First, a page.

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Quinn lashes out at New Jersey governor over job poaching

Illinois' governor lashed out at the governor of New Jersey on Tuesday over a new ad campaign aimed at luring Illinois businesses from the Prairie State to the Garden State.The media campaign, which will run in several Illinois markets, targets business owners who are upset by the recent 46 percent hike in the state income tax.

"Don't let Illinois balance its budget on the back of your business," New Jersey Gov. Chris Christie, a Republican, says in a new audio ad. "Choose New Jersey. We mean business." New Jersey's print and media blitz comes shortly after Lt. Governor Kim Guadagno sent "personal appeals" to Illinois businesses, entreating them to move to New Jersey, according to Christie's office.

For his part, Illinois Gov. Pat Quinn, a Democrat, brushed aside the ad campaign at a press conference Tuesday, referring to Christie as "some guy from Jersey."

"There's always gonna be political actors who show up after an election and show off," Quinn said of Christie, who campaigned in Illinois for Quinn's Republican rival, state Sen. Bill Brady, in the 2010 gubernatorial eleciton. "Our state - we're gonna show them what it's all about when it comes to job creation in 2011, just like we did in 2010."

New Jersey's campaign is the latest in a series of cross-border attacks since last month, when Quinn signed into law a 67 percent increase in the state's personal income tax, as well as the hike in the corporate income tax.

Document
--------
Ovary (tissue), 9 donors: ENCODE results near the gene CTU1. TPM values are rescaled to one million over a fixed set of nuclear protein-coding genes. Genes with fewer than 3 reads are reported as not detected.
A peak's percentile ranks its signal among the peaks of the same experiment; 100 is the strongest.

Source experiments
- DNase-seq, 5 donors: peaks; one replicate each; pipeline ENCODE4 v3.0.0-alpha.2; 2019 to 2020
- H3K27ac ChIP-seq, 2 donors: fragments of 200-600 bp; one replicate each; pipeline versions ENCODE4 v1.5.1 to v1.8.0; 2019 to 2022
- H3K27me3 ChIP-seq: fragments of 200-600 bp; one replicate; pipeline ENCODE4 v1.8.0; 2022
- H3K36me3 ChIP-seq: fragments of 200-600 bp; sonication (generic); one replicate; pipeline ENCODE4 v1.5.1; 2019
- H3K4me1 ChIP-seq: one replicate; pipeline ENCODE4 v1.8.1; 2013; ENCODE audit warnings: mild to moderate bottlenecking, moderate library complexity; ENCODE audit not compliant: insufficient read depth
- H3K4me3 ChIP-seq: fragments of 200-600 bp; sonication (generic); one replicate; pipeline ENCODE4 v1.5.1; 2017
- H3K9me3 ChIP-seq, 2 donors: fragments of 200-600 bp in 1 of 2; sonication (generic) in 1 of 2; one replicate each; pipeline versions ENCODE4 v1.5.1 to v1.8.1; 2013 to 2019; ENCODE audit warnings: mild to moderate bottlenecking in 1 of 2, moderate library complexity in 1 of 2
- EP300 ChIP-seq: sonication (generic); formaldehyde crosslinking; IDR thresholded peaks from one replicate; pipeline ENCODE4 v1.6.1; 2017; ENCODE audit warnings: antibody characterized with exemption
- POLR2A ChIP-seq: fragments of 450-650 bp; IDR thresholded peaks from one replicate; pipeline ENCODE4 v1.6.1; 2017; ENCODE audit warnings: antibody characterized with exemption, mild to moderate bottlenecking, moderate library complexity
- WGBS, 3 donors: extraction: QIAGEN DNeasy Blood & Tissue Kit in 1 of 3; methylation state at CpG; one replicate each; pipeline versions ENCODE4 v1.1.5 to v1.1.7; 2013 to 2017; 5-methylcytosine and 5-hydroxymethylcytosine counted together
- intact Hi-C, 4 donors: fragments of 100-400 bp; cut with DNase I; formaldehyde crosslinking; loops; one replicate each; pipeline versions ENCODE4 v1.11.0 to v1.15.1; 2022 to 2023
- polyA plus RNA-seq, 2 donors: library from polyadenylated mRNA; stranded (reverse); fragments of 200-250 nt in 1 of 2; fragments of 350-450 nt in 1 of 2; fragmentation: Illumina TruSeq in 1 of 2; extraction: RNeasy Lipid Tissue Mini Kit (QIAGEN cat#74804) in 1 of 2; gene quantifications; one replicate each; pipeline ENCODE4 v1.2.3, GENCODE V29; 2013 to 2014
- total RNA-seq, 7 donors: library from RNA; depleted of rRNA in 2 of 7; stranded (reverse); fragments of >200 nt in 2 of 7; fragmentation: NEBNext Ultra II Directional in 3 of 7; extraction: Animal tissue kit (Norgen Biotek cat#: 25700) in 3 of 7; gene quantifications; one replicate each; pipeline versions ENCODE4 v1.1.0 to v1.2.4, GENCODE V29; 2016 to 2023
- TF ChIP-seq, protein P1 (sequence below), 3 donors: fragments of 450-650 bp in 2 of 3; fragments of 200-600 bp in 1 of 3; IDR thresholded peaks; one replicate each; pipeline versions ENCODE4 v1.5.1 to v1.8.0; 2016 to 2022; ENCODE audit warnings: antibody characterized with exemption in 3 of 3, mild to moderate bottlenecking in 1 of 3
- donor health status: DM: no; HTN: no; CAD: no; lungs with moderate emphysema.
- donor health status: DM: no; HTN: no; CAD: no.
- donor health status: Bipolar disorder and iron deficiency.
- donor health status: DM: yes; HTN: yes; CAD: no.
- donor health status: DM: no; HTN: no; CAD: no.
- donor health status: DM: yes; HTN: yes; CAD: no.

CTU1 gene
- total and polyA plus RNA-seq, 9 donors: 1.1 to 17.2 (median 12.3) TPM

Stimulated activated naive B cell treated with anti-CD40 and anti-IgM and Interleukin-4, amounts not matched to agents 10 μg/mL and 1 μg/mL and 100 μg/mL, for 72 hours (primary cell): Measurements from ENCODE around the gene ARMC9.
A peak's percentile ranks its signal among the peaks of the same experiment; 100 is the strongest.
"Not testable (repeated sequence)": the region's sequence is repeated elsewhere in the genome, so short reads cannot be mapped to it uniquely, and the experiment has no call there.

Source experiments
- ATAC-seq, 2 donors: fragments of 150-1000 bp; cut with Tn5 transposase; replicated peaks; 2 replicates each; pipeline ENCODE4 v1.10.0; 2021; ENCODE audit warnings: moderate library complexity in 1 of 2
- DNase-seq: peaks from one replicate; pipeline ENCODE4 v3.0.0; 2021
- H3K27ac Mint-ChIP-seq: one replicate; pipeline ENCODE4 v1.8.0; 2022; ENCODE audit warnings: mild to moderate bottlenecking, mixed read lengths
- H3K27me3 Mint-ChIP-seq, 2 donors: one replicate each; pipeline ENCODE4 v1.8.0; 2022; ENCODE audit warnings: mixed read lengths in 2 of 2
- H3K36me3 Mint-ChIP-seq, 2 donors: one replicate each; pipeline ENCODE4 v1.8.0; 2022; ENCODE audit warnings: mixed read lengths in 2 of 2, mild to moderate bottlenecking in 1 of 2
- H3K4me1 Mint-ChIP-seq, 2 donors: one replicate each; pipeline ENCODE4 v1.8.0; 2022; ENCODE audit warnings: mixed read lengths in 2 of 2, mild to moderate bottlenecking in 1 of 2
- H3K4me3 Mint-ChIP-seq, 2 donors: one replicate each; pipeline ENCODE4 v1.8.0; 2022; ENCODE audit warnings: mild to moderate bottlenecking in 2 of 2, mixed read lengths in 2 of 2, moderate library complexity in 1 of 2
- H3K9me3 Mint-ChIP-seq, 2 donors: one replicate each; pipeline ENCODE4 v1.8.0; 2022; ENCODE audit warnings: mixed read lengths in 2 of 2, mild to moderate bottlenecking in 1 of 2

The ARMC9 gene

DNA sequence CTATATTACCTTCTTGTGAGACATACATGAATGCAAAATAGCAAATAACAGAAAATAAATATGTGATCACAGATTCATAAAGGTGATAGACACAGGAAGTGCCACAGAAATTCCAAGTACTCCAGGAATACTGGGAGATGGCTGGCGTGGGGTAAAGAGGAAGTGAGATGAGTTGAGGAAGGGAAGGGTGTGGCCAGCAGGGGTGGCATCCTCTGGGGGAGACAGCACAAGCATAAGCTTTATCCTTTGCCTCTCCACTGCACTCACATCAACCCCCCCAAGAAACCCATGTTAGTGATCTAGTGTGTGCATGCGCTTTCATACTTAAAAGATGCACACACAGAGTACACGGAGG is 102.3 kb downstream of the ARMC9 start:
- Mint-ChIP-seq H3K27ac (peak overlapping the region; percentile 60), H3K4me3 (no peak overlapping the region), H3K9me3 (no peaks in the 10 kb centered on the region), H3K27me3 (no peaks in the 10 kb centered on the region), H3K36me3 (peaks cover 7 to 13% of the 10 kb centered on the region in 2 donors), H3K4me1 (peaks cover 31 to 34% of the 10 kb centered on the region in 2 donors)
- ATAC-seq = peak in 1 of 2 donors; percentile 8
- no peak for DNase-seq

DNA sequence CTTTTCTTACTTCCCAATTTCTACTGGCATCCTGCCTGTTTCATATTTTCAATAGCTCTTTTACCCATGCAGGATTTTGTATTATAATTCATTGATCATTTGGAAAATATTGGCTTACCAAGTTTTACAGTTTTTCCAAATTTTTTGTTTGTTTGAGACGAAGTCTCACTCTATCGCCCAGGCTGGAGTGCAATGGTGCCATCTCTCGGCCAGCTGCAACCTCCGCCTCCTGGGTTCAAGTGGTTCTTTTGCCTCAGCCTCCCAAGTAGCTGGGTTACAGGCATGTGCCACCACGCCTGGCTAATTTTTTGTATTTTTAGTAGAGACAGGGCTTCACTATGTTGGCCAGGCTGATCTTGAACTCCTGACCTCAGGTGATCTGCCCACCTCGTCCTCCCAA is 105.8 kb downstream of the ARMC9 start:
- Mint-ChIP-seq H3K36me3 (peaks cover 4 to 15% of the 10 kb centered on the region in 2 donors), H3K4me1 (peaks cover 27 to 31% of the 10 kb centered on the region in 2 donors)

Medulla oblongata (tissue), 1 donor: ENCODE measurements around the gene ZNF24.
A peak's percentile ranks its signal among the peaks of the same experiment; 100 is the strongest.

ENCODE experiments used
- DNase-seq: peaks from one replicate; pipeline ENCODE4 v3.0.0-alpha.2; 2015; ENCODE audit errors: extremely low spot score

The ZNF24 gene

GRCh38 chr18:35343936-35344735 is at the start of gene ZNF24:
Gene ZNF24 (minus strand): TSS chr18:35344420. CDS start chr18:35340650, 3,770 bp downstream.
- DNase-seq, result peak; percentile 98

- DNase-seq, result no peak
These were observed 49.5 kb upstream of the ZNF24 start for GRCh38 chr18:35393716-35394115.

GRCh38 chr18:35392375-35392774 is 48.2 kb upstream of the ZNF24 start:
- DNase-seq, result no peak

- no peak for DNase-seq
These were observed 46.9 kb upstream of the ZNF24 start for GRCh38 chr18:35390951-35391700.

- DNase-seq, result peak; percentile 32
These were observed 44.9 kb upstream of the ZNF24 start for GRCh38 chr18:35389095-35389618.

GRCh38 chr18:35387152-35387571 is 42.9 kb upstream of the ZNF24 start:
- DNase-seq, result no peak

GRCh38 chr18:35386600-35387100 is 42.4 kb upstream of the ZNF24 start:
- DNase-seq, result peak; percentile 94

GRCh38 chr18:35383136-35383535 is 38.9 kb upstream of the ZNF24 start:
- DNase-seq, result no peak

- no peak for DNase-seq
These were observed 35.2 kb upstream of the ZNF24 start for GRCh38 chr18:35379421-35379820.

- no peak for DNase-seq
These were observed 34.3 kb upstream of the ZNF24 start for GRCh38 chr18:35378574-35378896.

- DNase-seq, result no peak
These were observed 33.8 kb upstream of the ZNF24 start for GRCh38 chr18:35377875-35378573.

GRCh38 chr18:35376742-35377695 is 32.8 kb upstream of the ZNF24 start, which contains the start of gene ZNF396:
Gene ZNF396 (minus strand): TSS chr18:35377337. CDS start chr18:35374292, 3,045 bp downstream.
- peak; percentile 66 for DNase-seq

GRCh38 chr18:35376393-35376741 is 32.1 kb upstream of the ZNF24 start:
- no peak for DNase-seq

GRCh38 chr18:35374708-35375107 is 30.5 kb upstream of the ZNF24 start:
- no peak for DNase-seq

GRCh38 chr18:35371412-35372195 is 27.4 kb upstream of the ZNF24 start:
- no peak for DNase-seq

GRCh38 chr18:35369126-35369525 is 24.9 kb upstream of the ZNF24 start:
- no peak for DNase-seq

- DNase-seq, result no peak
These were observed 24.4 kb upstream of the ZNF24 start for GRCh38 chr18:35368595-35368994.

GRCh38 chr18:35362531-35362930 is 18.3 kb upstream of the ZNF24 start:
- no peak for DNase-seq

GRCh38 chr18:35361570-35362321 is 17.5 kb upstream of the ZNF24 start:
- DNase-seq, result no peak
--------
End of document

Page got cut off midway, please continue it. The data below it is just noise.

Illinois Democrats pushed for the bill as a means of dealing with Illinois' budget deficit, which is expected to reach $15 billion by the next fiscal year. But Illinois' Republican minority swiftly labeled the tax hikes as job-killers, and they were soon reinforced by their GOP colleagues in neighboring states.  Wisconsin's newly-elected Republican Gov. Scott Walker invited Illinois businesses to retreat to his state shortly after the tax hikes were passed. And Indiana Gov. Mitch Daniels reportedly likened sharing a border with Illinois to living down the block from the dysfunctional cartoon family, the Simpsons.

"I don't believe that the governors of our country should be kicking each other in the shins. I am going to defend Illinois," Quinn said.

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